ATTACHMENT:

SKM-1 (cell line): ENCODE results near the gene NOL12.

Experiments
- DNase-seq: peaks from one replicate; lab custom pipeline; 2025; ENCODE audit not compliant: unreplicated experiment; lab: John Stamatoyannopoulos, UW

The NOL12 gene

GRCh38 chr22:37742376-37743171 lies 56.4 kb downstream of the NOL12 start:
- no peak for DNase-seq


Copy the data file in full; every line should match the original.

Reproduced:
SKM-1 (cell line): ENCODE results near the gene NOL12.

Experiments
- DNase-seq: peaks from one replicate; lab custom pipeline; 2025; ENCODE audit not compliant: unreplicated experiment; lab: John Stamatoyannopoulos, UW

The NOL12 gene

GRCh38 chr22:37742376-37743171 lies 56.4 kb downstream of the NOL12 start:
- no peak for DNase-seq